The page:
The alleged victim claimed she wished to remain in her car until she was sober enough to drive home, but she said Westerman offered to order an Uber for her and her friend to take them to her home.

Instead, according to the complainant, Westerman had the ride-share driver take the two women to his own house, where he raped the 22-year-old.

On June 8, 2019, a 20-year-old woman, who reportedly considered Westerman to be like a brother to her, was asleep in a guest room at the officer’s house after a night of drinking when she said the cop forced himself on her.

The victim said she did not immediately report the rape because Westerman is a police officer.   

Two weeks later, Westerman was at a birthday party with another 22-year-old woman when he allegedly pulled her aside to a secluded area.

The victim said she thought Westerman was going to share with her how he was planning to propose to his girlfriend. Instead, the officer allegedly grabbed and tried to kiss the woman twice, before she left the event with a family member.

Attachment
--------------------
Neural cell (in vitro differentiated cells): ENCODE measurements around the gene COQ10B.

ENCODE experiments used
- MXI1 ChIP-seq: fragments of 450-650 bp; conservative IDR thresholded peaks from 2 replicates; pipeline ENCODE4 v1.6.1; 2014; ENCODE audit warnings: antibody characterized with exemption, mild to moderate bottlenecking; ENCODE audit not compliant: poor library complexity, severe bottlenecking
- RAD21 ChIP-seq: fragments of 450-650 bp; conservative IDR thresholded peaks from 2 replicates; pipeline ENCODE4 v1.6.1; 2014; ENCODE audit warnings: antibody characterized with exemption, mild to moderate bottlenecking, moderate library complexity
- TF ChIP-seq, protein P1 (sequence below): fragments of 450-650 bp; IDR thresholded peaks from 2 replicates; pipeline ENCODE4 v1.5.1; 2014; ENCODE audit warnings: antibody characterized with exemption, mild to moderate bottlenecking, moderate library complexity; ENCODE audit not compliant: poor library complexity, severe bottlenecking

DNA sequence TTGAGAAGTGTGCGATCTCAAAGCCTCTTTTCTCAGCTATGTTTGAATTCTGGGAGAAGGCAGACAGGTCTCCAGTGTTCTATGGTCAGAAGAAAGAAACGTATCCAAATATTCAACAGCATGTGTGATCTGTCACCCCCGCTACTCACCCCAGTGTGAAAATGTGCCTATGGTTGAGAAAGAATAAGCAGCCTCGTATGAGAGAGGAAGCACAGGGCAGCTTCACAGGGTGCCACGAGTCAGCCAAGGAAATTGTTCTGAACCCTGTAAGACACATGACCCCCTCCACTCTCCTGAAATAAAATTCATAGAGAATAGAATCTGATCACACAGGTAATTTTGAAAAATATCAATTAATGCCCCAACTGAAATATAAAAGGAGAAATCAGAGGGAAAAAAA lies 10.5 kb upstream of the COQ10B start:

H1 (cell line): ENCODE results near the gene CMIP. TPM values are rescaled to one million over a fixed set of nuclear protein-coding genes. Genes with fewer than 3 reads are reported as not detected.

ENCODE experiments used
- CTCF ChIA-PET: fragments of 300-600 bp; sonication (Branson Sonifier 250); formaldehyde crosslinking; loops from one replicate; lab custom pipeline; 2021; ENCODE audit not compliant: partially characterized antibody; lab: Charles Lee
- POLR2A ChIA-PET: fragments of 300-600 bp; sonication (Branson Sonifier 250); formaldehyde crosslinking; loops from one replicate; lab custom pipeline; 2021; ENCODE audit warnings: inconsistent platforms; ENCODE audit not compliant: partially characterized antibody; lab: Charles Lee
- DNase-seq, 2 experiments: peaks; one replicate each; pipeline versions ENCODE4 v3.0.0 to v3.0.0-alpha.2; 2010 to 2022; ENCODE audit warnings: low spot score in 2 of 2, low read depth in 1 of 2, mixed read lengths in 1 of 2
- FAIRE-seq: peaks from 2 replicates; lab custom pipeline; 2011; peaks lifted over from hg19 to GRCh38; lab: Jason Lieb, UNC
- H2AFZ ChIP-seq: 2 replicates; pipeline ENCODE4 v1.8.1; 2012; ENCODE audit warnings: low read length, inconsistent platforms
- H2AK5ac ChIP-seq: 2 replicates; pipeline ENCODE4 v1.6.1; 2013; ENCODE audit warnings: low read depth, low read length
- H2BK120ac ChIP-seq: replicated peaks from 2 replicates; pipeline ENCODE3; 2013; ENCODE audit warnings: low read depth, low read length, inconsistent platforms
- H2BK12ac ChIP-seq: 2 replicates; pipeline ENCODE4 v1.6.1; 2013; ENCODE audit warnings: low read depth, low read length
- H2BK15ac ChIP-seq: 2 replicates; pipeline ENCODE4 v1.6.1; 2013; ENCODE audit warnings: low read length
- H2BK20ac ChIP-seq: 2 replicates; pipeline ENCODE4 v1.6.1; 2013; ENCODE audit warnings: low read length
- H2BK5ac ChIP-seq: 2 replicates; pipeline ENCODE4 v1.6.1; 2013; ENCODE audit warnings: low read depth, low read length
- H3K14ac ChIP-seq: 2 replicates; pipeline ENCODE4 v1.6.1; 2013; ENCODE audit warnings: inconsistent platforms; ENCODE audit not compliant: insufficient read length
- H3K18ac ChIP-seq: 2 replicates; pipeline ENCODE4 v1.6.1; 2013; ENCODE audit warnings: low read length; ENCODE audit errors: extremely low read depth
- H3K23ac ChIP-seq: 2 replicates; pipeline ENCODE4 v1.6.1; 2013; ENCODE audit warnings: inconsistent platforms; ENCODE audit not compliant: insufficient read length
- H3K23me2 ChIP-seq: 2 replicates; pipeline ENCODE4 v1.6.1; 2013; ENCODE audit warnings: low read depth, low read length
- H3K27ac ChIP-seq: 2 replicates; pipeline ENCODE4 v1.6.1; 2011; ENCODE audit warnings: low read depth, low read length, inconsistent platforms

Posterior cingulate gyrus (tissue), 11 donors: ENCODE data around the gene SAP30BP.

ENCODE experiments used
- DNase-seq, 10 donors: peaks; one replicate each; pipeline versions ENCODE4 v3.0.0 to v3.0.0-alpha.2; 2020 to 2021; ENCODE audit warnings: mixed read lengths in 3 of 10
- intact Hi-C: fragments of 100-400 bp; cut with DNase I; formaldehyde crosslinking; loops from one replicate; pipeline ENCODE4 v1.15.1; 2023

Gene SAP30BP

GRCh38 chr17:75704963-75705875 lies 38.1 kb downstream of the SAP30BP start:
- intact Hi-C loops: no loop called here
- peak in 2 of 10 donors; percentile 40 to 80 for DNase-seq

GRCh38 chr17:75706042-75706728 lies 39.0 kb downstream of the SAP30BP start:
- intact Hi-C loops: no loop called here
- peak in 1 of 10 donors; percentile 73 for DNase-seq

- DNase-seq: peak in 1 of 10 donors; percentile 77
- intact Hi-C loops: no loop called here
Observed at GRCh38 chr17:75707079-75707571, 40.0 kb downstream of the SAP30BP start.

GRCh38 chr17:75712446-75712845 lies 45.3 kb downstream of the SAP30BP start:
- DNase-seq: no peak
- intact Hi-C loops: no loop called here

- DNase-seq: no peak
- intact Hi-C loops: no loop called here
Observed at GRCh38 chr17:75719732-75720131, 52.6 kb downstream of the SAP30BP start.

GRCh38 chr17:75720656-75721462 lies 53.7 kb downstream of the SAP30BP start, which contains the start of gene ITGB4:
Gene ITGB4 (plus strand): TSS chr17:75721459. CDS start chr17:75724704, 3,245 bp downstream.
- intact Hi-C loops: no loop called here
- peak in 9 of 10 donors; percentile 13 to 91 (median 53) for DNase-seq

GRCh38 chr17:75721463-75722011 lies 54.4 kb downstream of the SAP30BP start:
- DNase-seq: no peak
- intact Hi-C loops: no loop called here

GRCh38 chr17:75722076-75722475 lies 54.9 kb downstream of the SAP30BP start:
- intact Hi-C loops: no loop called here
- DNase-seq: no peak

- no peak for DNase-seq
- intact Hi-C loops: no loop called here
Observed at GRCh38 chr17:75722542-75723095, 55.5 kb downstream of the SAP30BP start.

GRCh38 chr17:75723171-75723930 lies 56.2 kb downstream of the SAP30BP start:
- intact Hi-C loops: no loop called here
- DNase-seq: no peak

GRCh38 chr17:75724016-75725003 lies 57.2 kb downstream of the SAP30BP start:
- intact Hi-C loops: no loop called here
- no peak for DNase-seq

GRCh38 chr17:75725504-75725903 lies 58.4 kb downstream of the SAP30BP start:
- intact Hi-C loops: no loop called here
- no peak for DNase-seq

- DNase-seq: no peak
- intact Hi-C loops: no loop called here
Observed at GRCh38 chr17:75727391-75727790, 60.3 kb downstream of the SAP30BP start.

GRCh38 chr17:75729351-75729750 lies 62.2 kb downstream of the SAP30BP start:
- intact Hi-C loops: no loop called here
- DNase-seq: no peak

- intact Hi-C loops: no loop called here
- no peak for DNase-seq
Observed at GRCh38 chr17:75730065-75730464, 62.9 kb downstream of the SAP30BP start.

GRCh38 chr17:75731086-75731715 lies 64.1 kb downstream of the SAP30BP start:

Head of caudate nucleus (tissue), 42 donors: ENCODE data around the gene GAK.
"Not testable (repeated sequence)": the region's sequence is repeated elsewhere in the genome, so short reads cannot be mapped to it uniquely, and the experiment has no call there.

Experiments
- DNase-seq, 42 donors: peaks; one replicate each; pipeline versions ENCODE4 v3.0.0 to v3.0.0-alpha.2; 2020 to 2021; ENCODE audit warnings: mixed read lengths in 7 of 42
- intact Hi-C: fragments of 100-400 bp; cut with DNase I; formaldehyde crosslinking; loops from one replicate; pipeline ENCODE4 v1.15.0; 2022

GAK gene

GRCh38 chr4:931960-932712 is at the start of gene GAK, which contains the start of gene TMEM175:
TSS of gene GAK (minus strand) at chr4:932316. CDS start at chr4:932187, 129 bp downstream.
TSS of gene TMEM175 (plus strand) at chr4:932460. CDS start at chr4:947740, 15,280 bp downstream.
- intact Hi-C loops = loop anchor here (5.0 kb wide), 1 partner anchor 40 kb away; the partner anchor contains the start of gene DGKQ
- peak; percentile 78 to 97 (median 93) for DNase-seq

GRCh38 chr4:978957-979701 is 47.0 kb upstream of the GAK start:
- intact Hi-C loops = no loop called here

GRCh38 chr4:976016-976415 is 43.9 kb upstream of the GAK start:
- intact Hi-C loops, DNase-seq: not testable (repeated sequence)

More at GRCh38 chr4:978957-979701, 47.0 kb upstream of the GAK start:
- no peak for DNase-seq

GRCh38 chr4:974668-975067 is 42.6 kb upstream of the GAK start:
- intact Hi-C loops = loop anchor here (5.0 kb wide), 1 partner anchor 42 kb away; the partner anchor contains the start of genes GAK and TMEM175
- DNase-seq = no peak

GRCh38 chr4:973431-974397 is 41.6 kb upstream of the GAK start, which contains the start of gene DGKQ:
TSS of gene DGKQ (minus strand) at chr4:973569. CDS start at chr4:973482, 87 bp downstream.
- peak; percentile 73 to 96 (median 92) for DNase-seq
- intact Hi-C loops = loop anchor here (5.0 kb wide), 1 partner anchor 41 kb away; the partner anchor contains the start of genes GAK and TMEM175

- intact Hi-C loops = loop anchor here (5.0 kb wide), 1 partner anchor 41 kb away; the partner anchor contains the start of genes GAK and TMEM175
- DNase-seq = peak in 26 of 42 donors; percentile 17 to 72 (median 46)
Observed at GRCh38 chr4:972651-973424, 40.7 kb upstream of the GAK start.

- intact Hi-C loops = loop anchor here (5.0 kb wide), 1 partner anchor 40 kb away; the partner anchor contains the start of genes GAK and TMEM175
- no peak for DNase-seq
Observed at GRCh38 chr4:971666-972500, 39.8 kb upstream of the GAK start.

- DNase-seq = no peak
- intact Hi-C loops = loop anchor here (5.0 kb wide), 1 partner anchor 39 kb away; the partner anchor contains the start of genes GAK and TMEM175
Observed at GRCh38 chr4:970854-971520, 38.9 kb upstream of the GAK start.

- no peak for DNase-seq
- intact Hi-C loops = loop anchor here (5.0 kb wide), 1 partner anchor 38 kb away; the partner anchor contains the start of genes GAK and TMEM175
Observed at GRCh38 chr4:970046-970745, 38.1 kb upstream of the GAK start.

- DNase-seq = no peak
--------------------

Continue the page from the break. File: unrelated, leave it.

The judge on Friday threw out Westreman’s rape conviction stemming from the 2019 encounter with the 20-year-old woman.

Judge Truffer was appointed by Maryland Governor Larry Hogan, a Republican, in January 2016. He won election to his seat on November 8, 2016.

Prior to becoming a judge, Truffer was a partner in a Maryland law firm.   

Westerman’s sentencing took place just days after a judge in upstate New York sparked a widespread outrage when he sentenced 20-year-old Christopher Beltran to eight years of probation for raping four teenage girls at his parents’ home. 

Niagara County Court Judge Matthew J. Murphy III, 69, told Belter on Tuesday that prison time would be ‘inappropriate.’    

Read more at DailyMail.co.uk